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  2. Study Type: Conference abstract (Copenhagen Bioscience Conference: Averting the post-antibiotic era - challenges and developments, 2018)
    Title: CHARACTERIZATION OF CANNABIDIOL AS A HELPER COMPOUND AGAINST RESISTANT STAPHYLOCOCCUS AUREUS
    Author(s): Wassmann, Claes Søndergaard
    Institution(s): Department of Biochemistry and Molecular Biology, Faculty of Science, University of Southern Denmark
    Publication: Danish National RESEARCH DATABASE
    Date: 2018
    Abstract: Development of resistance towards conventional antibiotics has become a huge problem worldwide. Infections which used to be easily treatable are now difficult to treat due to development of resistance. Therefore, we must turn to other approaches such as use of helper compounds. Helper compounds usually have no antibacterial properties themselves, however, when combined with antibiotics they are able to potentiate the effect of the antibiotic. A newly discovered helper compound is the cannabinoid cannabidiol (CBD) (Patent No. 17176612.4 - 1466). In our research group, we have found that it is able to potentiate the effect of bacitracin against Methicillin-resistant Staphylococcus aureus (MRSA) and other Gram-positive bacteria such as Listeria monocytogenes and Enterococcus faecalis. In addition, by combining CBD with either kanamycin or polymyxin B, we have found that it is able to potentiate the effect against Gram-negative bacteria such as Uropathogenic Escherichia coli (UPEC), Pseudomonas aeruginosa and Salmonella typhimurium. Now, we are working to clarify the mechanism of action of CBD and how it potentiates the effect of bacitracin. Therefore, various molecular experiments have been conducted such as RNA-sequencing of treated S. aureus and whole-genome sequencing of CBD resistant strains. These results have led to several interesting genes selected for further studies. In addition, treatment with CBD have also shown to disrupt the membrane potential leading us to look further into how CBD affects the bacterial membrane. Therefore, we are currently looking on how CBD affects membrane fatty acid composition, fluidity and surface charge.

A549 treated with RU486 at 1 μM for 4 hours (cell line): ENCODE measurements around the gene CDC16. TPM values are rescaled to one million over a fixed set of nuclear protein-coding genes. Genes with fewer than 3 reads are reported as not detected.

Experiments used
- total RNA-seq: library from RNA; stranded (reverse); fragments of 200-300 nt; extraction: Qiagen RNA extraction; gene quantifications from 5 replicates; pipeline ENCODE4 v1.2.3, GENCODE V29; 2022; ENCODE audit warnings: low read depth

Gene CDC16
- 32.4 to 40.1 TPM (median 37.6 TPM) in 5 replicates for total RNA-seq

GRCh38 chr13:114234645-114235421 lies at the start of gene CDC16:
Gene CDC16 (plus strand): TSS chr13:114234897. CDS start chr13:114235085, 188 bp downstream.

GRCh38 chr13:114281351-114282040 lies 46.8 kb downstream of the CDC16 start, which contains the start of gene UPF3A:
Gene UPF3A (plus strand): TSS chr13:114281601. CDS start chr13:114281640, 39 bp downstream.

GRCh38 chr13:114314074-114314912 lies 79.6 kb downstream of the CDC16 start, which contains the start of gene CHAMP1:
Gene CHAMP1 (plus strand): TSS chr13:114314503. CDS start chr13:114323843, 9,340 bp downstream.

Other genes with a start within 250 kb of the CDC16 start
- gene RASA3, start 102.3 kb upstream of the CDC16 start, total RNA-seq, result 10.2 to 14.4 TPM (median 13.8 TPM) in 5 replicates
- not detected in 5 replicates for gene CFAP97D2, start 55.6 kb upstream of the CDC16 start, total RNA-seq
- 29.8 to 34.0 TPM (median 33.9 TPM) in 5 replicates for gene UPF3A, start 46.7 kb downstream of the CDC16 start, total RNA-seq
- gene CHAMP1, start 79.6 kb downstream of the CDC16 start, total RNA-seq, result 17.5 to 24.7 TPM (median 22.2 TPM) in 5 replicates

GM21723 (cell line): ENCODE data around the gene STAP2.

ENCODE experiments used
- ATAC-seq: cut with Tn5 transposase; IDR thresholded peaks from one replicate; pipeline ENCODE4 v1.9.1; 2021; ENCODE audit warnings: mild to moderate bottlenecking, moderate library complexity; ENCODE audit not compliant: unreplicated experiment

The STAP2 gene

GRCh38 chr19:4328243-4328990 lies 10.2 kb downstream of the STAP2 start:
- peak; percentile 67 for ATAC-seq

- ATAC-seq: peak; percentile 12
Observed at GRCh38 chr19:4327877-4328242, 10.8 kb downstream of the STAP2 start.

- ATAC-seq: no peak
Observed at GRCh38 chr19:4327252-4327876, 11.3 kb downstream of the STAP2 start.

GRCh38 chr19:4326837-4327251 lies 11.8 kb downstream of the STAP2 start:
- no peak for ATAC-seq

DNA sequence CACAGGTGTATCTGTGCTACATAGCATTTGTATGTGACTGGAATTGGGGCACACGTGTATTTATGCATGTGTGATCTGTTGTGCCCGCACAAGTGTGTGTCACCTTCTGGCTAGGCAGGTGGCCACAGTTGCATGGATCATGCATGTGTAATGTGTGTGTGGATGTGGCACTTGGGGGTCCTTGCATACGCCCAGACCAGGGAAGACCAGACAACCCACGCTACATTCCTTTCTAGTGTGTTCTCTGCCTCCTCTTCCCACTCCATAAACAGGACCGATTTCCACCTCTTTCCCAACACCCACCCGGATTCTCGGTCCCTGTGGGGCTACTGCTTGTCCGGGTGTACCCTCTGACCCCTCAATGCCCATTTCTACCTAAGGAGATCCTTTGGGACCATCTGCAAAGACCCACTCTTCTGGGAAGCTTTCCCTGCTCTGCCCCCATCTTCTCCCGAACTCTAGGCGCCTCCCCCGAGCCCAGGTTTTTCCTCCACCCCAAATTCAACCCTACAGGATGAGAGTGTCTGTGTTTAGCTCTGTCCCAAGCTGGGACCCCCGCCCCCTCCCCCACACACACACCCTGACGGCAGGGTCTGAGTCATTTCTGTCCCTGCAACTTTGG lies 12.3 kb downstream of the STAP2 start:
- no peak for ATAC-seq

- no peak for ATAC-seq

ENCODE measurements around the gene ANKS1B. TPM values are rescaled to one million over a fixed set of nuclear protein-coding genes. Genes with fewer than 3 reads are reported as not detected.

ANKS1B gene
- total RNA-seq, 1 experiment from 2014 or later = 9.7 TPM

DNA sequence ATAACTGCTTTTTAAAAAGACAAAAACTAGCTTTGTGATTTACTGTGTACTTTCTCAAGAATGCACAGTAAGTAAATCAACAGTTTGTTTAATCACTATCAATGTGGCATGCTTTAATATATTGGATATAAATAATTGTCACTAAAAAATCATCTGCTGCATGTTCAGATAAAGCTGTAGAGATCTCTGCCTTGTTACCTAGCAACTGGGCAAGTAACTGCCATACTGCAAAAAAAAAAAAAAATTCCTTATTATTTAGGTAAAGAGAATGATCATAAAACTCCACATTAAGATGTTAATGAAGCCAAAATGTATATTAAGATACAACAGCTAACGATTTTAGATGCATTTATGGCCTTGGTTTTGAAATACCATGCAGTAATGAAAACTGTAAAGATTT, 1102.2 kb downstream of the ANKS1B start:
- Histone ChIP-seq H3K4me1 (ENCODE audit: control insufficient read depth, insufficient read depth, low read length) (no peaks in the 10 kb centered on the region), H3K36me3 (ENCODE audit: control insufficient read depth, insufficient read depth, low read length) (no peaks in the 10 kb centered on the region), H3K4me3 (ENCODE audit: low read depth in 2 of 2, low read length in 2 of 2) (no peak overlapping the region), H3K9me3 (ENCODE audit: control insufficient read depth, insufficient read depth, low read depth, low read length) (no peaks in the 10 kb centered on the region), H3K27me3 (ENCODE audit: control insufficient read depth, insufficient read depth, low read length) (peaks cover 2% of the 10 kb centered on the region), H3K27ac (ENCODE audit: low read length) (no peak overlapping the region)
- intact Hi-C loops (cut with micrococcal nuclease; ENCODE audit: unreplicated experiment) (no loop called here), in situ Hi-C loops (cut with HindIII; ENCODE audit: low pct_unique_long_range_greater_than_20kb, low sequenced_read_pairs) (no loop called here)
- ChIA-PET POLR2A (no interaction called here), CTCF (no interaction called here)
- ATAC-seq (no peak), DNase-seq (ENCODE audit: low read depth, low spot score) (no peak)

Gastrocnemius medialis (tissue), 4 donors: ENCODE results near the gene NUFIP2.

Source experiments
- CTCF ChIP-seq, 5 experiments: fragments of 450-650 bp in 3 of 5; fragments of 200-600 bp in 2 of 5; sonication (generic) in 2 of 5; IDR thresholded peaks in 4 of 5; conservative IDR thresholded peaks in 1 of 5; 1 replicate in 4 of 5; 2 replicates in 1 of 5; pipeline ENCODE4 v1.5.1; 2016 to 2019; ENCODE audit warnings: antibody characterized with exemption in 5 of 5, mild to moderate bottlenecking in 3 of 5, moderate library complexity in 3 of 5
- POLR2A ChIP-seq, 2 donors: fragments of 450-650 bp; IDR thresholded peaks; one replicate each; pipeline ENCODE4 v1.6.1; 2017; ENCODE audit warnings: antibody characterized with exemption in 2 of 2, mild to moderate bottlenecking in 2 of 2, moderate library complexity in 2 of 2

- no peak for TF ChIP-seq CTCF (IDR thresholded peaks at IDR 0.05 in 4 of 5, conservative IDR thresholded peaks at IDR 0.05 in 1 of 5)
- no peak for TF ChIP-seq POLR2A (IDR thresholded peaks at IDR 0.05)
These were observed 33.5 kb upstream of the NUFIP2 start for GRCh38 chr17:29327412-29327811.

Link: Source
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  3. Study Type: Press Release
    Title: Cannabidiol is a Powerful New Antibiotic
    Author(s): ASM Communications staff
    Institution(s): American Society for Microbiology, The University of Queensland’s Institute for Molecular Bioscience’s Centre for Superbug Solutions, Botanix Pharmaceuticals
    Publication: American Society for Microbiology
    Date: June 23, 2019
    Abstract: New research has found that Cannnabidiol is active against Gram-positive bacteria, including those responsible for many serious infections (such as Staphyloccocus aureus and Streptococcus pneumoniae), with potency similar to that of established antibiotics such as vancomycin or daptomycin. The research is presented at ASM Microbe, the annual meeting of the American Society for Microbiology.
    Link: Source